Paula Findlen pioneered the consideration of museums as part of the history of science, and Kircher was one of the heroes of her book, Possessing Nature.47 She then edited a volume about Kircher, Athanasius Kircher: The Last Man Who Knew Everything, which dealt with much of his life and work: his life (Eugenio Sardo, Martha Baldwin, Harald Siebert, Angela Mayer-Deutsch); aspects of his work (Egyptian writings by Peter N. Miller, Kabbalah by Daniel Stolzenberg, chronology by Anthony Grafton, cosmology by Ingrid Rowland, paleontology by Stephen J. Gould, magnetism by Michael John Gorman); dissemination of his work (Haun Saussy, Nick Wilding, Noel Malcolm); relations beyond Europe (Carlos Ziller Camenietzki, Findlen, J. Michelle Molina, Florence Hsia); and the historical context of his prodigious productivity (Antonella Romano).48 It is a good introduction to Kircher.
There has been some writing about specific aspects of Kircher’s work, although a lot remains to be more thoroughly explored. Harald Siebert studied the cosmological issues in Kircher’s Ecstatic Journey; Siebert suggested that it should be seen as an early work of science fiction along the lines of Johannes Kepler’s Somnium. Though Kircher explored the implications of the Tychonic system rather than the Copernican system, Siebert importantly reminded his readers that at the time it was written in 1656 “[b]oth systems, the Tychonic like the Copernican, explain[ed] the celestial phenomena without contradiction and [were] mathematically equivalent,”49 and using the Tychonic system allowed Kircher “to argue for the possibility of the physical phenomenon of magnetism of the Copernicans” while he denied “the argument for the motion of the earth.”50 In its time, the Ecstatic Journey was a significant book of cosmology. Likewise Daniel Stolzenberg has shown that Kircher’s use of the occult as he tried to unlock the secrets of ancient wisdom was not outlandish in his time.51 To Stolzenberg the book represented “a complex moment when empiricism and esotericism coexisted” and gave rise to the discipline of oriental studies from “an early modern Mediterranean world in which texts, artifacts, and scholars circulated between Christian and Islamic civilizations.”52 Kircher failed in his attempt to read and understand hieroglyphics, as he failed in many of his endeavors. But his work was important for his contemporaries: they discussed it, and they tried to duplicate his experiments, and so he affected the work of those whom we remember today as figures who advanced science. As Findlen pointed out, “Scholars read and responded to his encyclopedias because they represented an intriguing stage in the evolution of many different scholarly disciplines, often all in the same thick volume.”53 Though he may not have always been forward-looking, he influenced the work of those who were; so he was necessary to the advance of science.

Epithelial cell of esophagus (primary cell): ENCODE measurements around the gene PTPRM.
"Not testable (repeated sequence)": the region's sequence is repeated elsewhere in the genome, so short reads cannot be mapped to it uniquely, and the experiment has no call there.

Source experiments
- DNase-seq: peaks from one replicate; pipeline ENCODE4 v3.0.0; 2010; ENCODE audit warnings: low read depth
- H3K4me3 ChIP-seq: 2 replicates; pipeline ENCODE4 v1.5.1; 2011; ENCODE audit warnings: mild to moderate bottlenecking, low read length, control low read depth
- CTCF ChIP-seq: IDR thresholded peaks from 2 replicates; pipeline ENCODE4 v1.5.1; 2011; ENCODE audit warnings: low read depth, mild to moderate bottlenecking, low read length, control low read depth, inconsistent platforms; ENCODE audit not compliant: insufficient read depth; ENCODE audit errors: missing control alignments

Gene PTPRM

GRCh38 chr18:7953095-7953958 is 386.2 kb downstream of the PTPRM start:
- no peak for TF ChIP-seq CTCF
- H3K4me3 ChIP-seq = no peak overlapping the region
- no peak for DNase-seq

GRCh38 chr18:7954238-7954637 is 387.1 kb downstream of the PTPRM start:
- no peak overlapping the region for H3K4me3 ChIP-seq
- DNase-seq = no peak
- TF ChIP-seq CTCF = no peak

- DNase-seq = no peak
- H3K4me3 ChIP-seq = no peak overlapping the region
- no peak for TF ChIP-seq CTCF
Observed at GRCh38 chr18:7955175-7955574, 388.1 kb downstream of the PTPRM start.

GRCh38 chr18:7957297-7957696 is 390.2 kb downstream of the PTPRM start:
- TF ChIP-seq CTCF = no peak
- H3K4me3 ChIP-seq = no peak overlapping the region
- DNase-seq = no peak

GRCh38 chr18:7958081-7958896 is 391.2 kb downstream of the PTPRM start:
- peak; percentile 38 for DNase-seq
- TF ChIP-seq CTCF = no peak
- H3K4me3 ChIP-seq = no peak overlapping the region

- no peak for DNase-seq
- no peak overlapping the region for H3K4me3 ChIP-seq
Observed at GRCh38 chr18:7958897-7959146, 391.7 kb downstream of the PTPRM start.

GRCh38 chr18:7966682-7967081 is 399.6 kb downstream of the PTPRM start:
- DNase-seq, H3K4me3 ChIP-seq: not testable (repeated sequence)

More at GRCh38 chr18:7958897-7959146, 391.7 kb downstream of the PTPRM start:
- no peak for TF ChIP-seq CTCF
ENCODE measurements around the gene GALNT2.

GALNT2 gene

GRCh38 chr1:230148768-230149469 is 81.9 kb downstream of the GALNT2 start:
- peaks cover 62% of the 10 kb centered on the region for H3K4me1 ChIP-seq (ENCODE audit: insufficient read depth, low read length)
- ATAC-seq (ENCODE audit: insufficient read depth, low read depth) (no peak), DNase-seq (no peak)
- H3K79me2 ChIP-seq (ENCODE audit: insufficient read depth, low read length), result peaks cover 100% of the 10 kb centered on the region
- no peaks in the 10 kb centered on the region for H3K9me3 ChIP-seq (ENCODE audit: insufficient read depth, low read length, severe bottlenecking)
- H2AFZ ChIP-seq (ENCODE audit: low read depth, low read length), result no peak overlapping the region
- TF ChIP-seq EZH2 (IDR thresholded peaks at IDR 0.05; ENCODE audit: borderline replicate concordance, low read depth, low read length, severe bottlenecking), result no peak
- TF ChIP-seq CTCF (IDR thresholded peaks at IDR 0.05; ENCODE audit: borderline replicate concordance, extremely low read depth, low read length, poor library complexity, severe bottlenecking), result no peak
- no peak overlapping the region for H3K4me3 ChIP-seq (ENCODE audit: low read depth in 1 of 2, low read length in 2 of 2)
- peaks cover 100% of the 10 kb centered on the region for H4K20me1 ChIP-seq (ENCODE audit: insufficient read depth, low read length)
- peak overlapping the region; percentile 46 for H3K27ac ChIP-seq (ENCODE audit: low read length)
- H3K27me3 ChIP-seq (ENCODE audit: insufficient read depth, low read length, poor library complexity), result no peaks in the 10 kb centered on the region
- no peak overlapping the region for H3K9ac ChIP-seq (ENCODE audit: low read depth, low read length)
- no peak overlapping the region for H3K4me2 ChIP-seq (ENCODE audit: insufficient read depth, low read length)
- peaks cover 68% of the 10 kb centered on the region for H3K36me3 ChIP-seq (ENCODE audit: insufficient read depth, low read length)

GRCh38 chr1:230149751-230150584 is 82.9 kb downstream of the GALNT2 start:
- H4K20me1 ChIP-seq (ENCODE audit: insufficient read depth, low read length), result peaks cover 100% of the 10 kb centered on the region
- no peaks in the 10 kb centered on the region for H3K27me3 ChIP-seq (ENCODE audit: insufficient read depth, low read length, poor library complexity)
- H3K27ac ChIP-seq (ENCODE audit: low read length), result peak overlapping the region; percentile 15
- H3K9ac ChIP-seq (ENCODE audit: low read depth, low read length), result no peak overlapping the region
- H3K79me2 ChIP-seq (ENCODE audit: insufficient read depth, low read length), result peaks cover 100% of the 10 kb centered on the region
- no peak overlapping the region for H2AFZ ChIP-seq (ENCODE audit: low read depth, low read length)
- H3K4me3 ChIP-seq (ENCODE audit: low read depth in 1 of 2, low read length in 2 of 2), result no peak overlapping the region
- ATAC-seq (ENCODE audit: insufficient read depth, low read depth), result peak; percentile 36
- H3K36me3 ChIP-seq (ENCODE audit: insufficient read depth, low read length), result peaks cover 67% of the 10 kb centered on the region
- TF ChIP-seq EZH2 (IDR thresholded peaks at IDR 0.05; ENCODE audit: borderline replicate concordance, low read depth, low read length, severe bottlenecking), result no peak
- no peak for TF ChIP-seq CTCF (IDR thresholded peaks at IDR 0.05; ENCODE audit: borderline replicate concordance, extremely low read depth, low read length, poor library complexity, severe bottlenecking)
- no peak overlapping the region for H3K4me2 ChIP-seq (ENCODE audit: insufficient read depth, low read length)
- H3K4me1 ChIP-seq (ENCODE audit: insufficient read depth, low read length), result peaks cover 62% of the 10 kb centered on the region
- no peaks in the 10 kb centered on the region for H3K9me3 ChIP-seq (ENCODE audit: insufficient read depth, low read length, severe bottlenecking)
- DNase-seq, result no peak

4 Other Jesuit Scholars
Some work has been done on other important Jesuit thinkers. A short volume on Scheiner by Franz Dexecker provided details about his life, correspondence, and work, particularly on optics, that added important details about his contributions.54 Giambattista Riccioli not only contributed to our understanding of the heavens, but, as Alfredo Dinis showed, he added to our knowledge of arithmetic, geometry, optics, gnomonics, geography, and chronology.55 Domenico Bertoloni Meli discussed how Riccioli’s experiments on pendular motion and falling bodies added to our knowledge of mechanics.56 Papers from a conference in Ferrara and Bondeno celebrating the quadricentennial of Riccioli’s birth examined his work in astronomy and mechanics (Dinis, Juan Casanovas, Ugo Baldini, Fabrizio Bònoli), as well as his theological writings.57 Heilbron introduced the work by Niccolò Cabeo (1586-1650) on magnetism.58 Much work remains to be done on these figures and the many other Jesuits who were writing about the natural world in the seventeenth century.